Some of the names and bands in his book may be unfamiliar, but Pearson (center) pulls no punches when talking about an underground culture filled with drugs, betrayal and death-all in our own backyard. Rock bios are often stranger than fiction, and this one is no exception.
Fashionably Latent Most spoken-word events conjure images of guys in awful turtlenecks with even worse writing, but if you want to hear some of the best young writers sow their oats, then hit up one of the semi-monthly events held by The Latent Print. Run by a collective of dedicated arts supporters, these weeknight gatherings (held mainly at the South Park bar, The Whistle Stop) have drawn huge crowds to hear stories, check out art, listen to bands and watch experimental films. The website, thelatentprint.com, has also become a taste-making forum of all that's new and buzz-worthy in the local literary and arts scene.
Most spoken-word events conjure images of guys in awful turtlenecks with even worse writing, but if you want to hear some of the best young writers sow their oats, then hit up one of the semi-monthly events held by The Latent Print. Run by a collective of dedicated arts supporters, these weeknight gatherings (held mainly at the South Park bar, The Whistle Stop) have drawn huge crowds to hear stories, check out art, listen to bands and watch experimental films. The website, thelatentprint.com, has also become a taste-making forum of all that's new and buzz-worthy in the local literary and arts scene.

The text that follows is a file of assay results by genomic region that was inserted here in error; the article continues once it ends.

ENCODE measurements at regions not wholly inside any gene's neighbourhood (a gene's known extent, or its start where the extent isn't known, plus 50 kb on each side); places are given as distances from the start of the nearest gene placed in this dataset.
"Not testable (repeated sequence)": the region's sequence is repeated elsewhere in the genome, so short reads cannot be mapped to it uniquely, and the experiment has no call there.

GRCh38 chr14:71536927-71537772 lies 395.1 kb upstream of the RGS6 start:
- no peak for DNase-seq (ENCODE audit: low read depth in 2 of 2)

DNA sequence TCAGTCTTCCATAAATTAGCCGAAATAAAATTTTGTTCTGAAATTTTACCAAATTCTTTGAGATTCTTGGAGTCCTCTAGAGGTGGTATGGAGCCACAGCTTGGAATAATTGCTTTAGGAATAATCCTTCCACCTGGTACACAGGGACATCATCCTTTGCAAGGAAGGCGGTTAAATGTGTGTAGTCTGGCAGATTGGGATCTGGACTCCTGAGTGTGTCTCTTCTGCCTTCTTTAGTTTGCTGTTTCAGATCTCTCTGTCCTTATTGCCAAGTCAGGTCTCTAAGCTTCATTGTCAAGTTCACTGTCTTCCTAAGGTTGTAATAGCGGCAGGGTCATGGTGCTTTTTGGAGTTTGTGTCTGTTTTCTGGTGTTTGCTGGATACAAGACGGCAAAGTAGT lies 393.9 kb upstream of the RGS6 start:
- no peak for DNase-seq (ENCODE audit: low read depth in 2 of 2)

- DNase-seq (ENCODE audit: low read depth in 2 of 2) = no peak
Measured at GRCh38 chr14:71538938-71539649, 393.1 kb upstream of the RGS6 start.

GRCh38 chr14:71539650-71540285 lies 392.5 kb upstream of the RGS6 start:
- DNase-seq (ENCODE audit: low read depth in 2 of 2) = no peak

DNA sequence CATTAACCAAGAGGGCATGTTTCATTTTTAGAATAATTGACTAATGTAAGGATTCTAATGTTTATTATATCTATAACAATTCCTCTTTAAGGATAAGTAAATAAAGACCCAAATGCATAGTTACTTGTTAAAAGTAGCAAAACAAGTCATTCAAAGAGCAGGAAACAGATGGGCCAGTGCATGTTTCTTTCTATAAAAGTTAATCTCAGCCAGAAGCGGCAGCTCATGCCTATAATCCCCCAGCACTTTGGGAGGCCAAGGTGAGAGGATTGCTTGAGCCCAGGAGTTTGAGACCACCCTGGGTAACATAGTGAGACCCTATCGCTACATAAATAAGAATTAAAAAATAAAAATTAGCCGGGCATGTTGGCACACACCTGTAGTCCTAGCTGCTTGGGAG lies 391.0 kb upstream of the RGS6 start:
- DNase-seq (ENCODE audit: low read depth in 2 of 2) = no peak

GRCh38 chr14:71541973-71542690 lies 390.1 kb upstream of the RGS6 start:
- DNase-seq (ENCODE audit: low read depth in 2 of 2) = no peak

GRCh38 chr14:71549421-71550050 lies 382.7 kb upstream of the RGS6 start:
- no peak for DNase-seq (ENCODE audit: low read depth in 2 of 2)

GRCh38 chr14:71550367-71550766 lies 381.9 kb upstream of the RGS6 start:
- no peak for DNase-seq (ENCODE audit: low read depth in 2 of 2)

Jason Sherry (pictured with blue parka) is a well-respected visual artist considered to be one of the most up-and-coming in town. Matt Hoyt (in red) co-owns Mission Hills restaurant Starlite. Both men have enough on their plates, but Hoyt still had an unrealized dream.
"For years, I had been pitching television show ideas or creating and modeling them in my head," he says.
When CBS decided to launch a new online network of made-for-web programming, they came to Hoyt for ideas. Even after the project was scrapped, however, Hoyt still clung to one idea that he wanted to see to its fruition: a bizarre, surrealist sitcom called Antarctic... Huh?. Taking action, he enlisted his best friend, Sherry, to help design sets for the pilot episode.
The script's absurd but hilarious plot tells the story of a pampered San Diegan named Preston Latterdale (played by Hoyt), who moves to Antarctica to work at a trash dump. Because there isn't much need for a trash dump in Antarctica, Latterdale sets out to find himself by write the great novel he knows he has inside himself.
"It's like Kurt Vonnegut meets Salvador Dali meets Taxi," says Hoyt, "All rolled into one."
After its completion, Hoyt submitted the first episode to Here, Not There, a Museum of Contemporary Art San Diego (MCASD) exhibition focused on burgeoning local artists. MCASD accepted, and Antarctic...Huh? now plays on a television at the exhibit. Surrounded by props used during the production of the pilot, the Hoyt-Sherry collaboration is of the most popular pieces at the show and has received a glowing review from theUnion-Tribune.